Felix Salmon explains the bad bargain known as "index annuities" very well indeed. In the beginning, these annuities are pretty good investment products:
You hand over a lump sum, and an insurance company promises to pay you an income so long as you’re alive. If you die early, you lose out (but don’t need the money any more); if you live long, you win, and do need the money.
Then, these products got ruined when the sellers introduced an early cashout provision which allows buyers to "take out up to 100% of your money penalty-free if you are diagnosed with a terminal illness or enter a nursing home."
As Felix explains:
The reason for me to buy an annuity is that I want to be subsidized by the short-lived if I turn out to be one of the long-lived. What I don’t want is for the short-lived to be able to get their money back in full, because then my subsidy goes away, and there’s no point in buying an annuity at all.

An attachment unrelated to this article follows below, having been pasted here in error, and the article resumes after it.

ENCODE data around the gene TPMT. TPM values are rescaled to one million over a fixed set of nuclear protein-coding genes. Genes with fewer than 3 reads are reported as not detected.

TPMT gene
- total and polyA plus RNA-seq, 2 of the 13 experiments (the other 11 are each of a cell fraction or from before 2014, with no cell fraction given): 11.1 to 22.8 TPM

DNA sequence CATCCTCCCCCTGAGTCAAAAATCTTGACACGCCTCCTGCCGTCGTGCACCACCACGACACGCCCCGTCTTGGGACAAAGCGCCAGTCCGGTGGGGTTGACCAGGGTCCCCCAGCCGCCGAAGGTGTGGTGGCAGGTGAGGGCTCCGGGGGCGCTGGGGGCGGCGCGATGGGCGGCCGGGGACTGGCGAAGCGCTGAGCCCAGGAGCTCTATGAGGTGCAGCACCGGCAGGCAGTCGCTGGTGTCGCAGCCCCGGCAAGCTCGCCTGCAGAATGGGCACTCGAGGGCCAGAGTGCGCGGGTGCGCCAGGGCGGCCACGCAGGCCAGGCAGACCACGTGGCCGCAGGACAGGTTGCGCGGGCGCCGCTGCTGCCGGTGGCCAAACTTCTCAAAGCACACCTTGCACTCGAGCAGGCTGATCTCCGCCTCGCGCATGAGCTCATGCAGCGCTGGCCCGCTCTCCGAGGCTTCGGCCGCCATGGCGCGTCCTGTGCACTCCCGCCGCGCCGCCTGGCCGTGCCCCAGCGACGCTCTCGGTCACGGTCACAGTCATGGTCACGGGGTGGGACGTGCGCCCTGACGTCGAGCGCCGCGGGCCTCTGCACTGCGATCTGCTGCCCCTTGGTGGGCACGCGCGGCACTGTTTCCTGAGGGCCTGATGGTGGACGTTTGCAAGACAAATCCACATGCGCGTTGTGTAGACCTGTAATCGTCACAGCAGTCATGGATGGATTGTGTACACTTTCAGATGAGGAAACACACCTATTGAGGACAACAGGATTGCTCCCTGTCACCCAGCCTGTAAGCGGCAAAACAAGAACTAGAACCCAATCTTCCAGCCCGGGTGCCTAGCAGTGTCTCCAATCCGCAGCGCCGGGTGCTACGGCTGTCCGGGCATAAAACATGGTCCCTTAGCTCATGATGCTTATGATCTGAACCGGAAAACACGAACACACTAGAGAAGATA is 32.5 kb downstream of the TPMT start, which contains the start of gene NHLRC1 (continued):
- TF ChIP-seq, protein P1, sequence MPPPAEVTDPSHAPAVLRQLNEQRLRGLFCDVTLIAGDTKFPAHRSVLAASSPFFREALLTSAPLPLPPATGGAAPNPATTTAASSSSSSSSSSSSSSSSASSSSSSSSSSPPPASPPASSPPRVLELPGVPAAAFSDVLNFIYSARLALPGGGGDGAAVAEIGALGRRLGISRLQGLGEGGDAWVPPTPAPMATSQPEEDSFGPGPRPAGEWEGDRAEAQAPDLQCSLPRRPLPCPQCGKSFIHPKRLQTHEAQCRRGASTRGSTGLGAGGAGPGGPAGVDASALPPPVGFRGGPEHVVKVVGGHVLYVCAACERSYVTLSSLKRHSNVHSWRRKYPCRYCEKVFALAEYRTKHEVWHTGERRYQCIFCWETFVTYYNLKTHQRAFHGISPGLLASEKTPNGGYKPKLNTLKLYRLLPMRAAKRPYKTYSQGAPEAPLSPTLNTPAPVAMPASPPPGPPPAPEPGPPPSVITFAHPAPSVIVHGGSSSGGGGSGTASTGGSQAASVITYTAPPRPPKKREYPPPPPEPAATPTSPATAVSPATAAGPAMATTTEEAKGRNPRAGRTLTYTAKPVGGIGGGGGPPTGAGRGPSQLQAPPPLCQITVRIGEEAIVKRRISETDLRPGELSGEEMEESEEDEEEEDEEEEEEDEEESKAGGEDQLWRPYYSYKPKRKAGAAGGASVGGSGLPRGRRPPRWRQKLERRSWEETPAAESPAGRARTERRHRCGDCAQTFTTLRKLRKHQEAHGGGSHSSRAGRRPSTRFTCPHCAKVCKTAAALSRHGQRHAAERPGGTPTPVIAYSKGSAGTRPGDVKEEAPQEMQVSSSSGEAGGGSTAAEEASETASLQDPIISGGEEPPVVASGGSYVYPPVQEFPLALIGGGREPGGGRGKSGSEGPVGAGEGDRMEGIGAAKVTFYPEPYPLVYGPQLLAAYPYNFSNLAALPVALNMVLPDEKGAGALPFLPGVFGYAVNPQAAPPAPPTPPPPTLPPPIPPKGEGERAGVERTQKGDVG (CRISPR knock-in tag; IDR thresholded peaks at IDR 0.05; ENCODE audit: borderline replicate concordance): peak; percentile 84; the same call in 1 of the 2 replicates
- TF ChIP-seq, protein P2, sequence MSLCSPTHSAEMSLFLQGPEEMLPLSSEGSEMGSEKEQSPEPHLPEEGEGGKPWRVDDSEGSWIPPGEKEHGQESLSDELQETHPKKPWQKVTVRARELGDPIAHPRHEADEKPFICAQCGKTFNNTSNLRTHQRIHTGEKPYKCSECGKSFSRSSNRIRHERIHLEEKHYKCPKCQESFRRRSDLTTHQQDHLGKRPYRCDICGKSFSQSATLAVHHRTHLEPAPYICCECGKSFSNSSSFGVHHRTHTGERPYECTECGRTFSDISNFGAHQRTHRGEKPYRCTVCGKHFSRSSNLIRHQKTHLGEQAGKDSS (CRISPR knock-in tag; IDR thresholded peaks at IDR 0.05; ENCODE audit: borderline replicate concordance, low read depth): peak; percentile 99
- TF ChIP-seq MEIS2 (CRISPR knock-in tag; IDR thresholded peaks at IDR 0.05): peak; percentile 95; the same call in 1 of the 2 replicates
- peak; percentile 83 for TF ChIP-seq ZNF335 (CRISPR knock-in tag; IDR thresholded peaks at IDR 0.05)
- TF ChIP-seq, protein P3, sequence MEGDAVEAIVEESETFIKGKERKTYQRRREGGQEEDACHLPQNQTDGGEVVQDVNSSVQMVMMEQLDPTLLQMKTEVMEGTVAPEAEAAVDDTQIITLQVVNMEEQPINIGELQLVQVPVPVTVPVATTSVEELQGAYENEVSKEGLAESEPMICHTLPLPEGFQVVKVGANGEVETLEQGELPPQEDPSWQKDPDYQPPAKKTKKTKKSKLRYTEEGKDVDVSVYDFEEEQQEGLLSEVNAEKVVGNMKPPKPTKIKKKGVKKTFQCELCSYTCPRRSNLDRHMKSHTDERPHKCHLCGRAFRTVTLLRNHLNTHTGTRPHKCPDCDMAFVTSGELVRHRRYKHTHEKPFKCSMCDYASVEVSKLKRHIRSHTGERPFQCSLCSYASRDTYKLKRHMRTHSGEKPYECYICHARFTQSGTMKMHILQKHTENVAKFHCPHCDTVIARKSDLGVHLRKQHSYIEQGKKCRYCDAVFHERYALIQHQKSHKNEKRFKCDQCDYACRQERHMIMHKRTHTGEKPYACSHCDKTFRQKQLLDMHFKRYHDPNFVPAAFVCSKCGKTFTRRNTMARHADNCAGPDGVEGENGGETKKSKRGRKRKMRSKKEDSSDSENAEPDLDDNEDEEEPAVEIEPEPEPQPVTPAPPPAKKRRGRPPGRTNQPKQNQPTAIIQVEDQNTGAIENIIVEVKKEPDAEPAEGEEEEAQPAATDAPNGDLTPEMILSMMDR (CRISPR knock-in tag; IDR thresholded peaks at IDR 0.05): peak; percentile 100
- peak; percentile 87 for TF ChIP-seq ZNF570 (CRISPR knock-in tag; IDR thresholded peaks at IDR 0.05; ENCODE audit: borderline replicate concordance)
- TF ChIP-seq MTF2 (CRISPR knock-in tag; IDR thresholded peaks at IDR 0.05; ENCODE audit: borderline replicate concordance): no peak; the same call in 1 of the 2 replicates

This is the same point I try to get across in Chapter 3 of Numbers Rule Your World. The term "subsidy" has a terribly negative connotation in the U.S. but insurance only works because of subsidies. The arrangement, in the case of disaster insurance, is for the lucky to subsidize the unlucky, and it only works if there is uncertainty as to who will be the lucky one. The participants have to feel that the subsidy arrangement is "fair" or else they wouldn't join the scheme.